Review: The Accidental Beauty Queen by Teri Wilson

Posted December 4, 2018 by Lucy D in Book Reviews, Contemporary / 0 Comments

Review:  The Accidental Beauty Queen by Teri WilsonThe Accidental Beauty Queen by Teri Wilson
four-half-stars
Published by Gallery Books on December 4, 2018
Genres: Contemporary
Pages: 304
Format: eBook
amazon b-n
Goodreads

I received this book for free from in exchange for an honest review. This does not affect my opinion of the book or the content of my review.

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In this charming romantic comedy perfect for fans of Meg Cabot and Sophie Kinsella, critically acclaimed author Teri Wilson shows us that sometimes being pushed out of your comfort zone leads you to the ultimate prize.

Charlotte Gorman loves her job as an elementary school librarian, and is content to experience life through the pages of her books. Which couldn’t be more opposite from her identical twin sister. Ginny, an Instagram-famous beauty pageant contestant, has been chasing a crown since she was old enough to enunciate the words world peace, and she’s not giving up until she gets the title of Miss American Treasure. And Ginny’s refusing to do it alone this time.

She drags Charlotte to the pageant as a good luck charm, but the winning plan quickly goes awry when Ginny has a terrible, face-altering allergic reaction the night before the pageant, and Charlotte suddenly finds herself in a switcheroo the twins haven’t successfully pulled off in decades.

Woefully unprepared for the glittery world of hair extensions, false eyelashes, and push-up bras, Charlotte is mortified at every unstable step in her sky-high stilettos. But as she discovers there’s more to her fellow contestants than just wanting a sparkly crown, Charlotte realizes she has a whole new motivation for winning.


Entertaining and fun. The Accidental Beauty Queen is all about love; not just old-fashioned romance but sisterly love and more importantly, that you first need to love yourself.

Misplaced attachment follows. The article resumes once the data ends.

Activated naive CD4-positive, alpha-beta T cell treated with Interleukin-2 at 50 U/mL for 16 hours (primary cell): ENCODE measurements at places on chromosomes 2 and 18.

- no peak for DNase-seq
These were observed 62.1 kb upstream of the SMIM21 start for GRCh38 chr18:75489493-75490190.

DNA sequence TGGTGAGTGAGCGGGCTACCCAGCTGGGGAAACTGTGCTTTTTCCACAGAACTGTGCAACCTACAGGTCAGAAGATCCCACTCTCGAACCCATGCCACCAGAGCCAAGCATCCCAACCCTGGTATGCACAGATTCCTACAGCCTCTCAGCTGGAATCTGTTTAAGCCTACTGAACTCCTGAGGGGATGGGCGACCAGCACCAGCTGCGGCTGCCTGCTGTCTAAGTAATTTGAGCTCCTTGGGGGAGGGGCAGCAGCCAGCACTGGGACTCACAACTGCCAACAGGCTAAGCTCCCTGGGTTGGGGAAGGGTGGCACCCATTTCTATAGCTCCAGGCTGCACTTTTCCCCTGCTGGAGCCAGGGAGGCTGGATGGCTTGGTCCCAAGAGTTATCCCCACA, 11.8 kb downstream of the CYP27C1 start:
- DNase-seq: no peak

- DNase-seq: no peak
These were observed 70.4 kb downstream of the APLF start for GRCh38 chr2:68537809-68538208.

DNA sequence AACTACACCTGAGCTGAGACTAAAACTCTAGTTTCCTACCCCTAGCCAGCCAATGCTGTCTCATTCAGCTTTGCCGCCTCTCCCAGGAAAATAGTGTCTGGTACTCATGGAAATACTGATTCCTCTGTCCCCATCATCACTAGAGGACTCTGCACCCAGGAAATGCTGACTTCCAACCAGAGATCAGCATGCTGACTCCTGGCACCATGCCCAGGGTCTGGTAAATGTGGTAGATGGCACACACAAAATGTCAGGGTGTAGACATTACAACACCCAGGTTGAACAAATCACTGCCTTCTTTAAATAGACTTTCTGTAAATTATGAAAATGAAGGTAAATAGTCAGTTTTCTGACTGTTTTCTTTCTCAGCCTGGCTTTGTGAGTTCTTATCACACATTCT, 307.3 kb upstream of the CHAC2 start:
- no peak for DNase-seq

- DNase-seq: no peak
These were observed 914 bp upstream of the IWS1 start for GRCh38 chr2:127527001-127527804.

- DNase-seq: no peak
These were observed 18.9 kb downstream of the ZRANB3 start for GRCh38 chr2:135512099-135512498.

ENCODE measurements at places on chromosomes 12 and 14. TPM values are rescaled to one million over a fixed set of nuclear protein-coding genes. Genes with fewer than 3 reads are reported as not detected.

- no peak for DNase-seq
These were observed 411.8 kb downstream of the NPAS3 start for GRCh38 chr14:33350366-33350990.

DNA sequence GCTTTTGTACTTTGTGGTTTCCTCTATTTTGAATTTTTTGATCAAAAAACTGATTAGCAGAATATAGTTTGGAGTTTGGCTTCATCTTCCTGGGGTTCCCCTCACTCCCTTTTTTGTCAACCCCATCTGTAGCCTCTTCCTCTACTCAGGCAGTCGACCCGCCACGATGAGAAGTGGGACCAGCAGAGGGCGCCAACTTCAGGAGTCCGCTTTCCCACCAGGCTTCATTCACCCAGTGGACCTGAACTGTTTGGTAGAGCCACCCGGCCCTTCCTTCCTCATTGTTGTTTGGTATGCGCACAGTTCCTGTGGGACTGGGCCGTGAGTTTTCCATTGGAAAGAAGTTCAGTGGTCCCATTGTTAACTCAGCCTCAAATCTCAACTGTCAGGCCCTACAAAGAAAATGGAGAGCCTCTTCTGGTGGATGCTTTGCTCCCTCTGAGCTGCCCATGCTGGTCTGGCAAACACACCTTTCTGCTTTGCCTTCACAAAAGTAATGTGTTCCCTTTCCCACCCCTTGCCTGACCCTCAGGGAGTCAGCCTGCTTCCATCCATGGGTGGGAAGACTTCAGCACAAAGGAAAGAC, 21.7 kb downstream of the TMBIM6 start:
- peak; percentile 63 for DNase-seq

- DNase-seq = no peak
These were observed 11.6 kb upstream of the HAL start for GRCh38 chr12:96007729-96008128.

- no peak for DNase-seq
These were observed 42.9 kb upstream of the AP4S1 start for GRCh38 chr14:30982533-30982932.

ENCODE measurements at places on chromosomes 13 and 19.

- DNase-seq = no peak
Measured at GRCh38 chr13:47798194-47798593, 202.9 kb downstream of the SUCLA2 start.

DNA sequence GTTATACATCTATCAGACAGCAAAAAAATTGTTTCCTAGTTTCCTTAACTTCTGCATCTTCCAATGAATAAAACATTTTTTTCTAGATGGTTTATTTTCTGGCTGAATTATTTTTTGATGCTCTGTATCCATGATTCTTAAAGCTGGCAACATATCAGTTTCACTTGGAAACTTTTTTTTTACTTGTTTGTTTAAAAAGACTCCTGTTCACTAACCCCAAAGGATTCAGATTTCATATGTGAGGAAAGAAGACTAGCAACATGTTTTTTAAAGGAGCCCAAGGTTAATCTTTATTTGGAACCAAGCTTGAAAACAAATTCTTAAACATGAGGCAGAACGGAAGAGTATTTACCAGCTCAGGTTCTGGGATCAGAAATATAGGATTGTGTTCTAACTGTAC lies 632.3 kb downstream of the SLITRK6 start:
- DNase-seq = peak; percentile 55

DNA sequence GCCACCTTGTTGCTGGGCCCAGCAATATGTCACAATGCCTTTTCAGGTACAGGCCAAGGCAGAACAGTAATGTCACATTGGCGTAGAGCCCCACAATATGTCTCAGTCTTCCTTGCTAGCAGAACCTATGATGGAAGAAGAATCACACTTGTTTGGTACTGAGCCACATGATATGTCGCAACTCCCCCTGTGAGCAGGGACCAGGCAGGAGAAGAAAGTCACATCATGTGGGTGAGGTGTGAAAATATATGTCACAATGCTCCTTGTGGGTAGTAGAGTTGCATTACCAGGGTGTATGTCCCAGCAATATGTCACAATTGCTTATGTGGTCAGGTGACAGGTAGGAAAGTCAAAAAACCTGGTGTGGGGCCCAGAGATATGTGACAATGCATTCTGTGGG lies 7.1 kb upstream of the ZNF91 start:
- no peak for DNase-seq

Charlotte Gorman considered herself the brains of the family and above the shallow beauty obsession of her beauty pageant driven twin, Ginny. But when Ginny suffers an allergic reaction the night before the start of the Miss American Treasure pageant, she convinces Charlotte to step in for her. This is Ginny’s last chance to win the same pageant that their mother won in 1975.  But when the woman looking back in the mirror after her pageant makeover is that of her sister, Ginny, Charlotte learns that her supposed self-confidence is a fraud and that her whole life has been spent denying her jealously over her prettier twin.

Charlotte and Ginny were your usual identical twins, but after their mother died of cancer, their father just didn’t have it in him to match their looks each day, and the twins started developing their own personalities.  Ginny started to garner all the attention with her looks and her desire to follow their mother’s legacy and compete in beauty pageants, and Charlotte feels that no one really sees her when Ginny is around. Charlotte turned towards her beloved books for solace and friendship. Charlotte became a school librarian, sharing her love of books with the children, while her sister continued to chase the same crown that their mother won, Miss American Treasure.

Charlotte arrives in Florida to support her sister’s big chance and also to check out the new Harry Potter theme-park. Ginny’s platform is pet adoption, and adopting French Bulldog, Buttercup, is part of that platform. Yet it is Charlotte who keeps having to walk her.  It also gives Charlotte an opportunity to meet and flirt with a handsome stranger who is walking his own dog named Hamlet. They share several flirty moments that only a true book-lover would understand and appreciate.

Even though Charlotte and Ginny shared a lovely dinner before the preliminaries begin, it was only Ginny that suffered an allergic reaction to something they ate. Charlotte doesn’t want anything to do with the pageant but after some soul searching, she can’t deny her sister her chance at her dream. Ginny gives Charlotte a full pageant-level makeover and when Charlotte sees her sister looking back at her reflection, it pokes hard at a devastating wound that Charlotte fights to ignore, the fact that her fiance was going to marry her to get close to her prettier sister, hoping to some day trade-up.

In participating in the pageant and actually meeting the other contestants, Charlotte realizes that she has misjudged the contestants are superficial, back-biters. Most of the other women are supportive of one another and have goals beyond winning crowns.   It is Charlotte who does the most soul searching realizing that she has some growing up to do.